Cancer and Deployment

Deployment. Here you go again.

Or, maybe this is your first experience with a military separation. Regardless, the level of stress increases as you face this time apart. The uncertainty is scary no matter how many times you’ve ticked the box of deployments. You’ve heard, or you’ve already experienced, all the things that are supposed to happen during this season: the cycles of emotions, the expectations of yourself and others, and the list of things that need to be done.

When my husband, Jim, was still on active duty and preparing to leave I wanted our separation to start because it meant he would be home that much sooner. I want to assure you, what you’re thinking and feeling is normal. In fact, what you are thinking and feeling is normal for many of life’s unexpected stressors. Whether it’s orders for deployment, health issues, a parent dying or a marriage that’s hurting, it’s what you do with these times that will make all the difference in how you will grow emotionally and spiritually. You have a choice to allow these situations to either mature you or embitter you. I think I’ve arrived in one area of life—say, raising my children—when something new comes along that challenges my endurance as a woman, wife, or mother.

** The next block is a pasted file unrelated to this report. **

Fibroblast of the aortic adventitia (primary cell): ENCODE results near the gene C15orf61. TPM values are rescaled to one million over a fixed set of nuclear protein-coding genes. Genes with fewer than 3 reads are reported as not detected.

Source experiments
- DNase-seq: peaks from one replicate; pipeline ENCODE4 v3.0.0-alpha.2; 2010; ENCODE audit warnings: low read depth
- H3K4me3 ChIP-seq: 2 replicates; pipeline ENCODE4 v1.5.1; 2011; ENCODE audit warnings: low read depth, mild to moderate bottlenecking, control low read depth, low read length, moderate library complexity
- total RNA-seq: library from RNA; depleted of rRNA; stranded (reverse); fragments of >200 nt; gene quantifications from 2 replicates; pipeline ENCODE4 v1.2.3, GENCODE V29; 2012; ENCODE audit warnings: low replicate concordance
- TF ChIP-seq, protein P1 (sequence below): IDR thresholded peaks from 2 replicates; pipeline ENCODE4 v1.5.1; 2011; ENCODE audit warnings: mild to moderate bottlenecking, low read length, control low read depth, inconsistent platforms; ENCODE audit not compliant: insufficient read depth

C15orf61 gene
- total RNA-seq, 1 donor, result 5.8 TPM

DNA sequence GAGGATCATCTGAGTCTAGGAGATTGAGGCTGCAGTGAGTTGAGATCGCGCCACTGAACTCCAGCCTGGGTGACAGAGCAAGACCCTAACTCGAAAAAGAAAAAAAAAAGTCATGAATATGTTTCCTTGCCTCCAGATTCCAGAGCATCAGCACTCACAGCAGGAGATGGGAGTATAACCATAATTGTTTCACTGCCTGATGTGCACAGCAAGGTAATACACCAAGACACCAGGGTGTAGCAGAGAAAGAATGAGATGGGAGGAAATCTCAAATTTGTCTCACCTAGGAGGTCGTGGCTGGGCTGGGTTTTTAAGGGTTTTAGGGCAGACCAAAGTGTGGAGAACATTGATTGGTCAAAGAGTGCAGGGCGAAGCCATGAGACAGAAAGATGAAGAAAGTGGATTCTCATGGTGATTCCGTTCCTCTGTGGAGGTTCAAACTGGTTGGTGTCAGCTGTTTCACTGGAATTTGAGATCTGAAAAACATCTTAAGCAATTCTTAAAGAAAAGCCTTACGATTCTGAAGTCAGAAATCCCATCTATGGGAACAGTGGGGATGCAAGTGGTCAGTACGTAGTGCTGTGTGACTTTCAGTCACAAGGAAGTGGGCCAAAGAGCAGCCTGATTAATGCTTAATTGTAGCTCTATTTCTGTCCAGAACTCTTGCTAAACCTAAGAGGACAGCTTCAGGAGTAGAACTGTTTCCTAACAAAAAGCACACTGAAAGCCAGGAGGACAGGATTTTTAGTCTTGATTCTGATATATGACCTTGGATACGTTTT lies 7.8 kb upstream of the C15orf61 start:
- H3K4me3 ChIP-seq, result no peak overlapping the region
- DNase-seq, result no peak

A new stressor in my life happened a few years ago when Jim was diagnosed with not only one form of cancer but two.

Like cancer, deployment does not mean the end of something. All it means is something has changed. These things take you by surprise, they change your life, but cancer doesn’t mean a death sentence and deployment doesn’t mean your marriage is terminal. But life will be different. That’s the reality.

With Jim’s diagnoses, I was overwhelmed by the news. I fought fear, anxiety, and even some depression. Emotionally, physically, and spiritually I became deflated. Doesn’t this sound like emotions you might deal with during deployments?

Fortunately, we discovered that although Jim was still having complications from his surgeries and would have annual check-ups with an oncologist, his prognosis was good.

Fast forward to the following year. Lying next to Jim in bed one evening, reading a book, I felt a strange lump on my thigh. You can only imagine my/our horror when surgery and testing revealed I had NHL – Non-Hodgkin’s Lymphoma – another form of cancer.

At one point I wrote in my journal: Tears seem just below the surface. One moment life is fine and then like a wall switch I’m suddenly despondent, afraid, and sad.  Not that I doubted the sovereignty of God, but I doubted my ability to cope with what lay ahead.

Cancer and deployment.

They have so much in common. This pronouncement for me is like the reality that your spouse will be gone. It’s hard. It’s real. It’s happening. It seems like it will never end. But, it does, as you take one day at a time. And now that the pronouncement is made, the deployment has begun, what do you do?

With the revelation of both of us having cancer, Jim and I wondered what we could do to keep our relationship healthy and vibrant. What can you do during your deployment to keep your relationship that way? We recognized the importance of remembering each other’s needs and to keep the doors of communication open. Sounds easy, but doing this can be tough even in the healthiest of marriages even during stable times.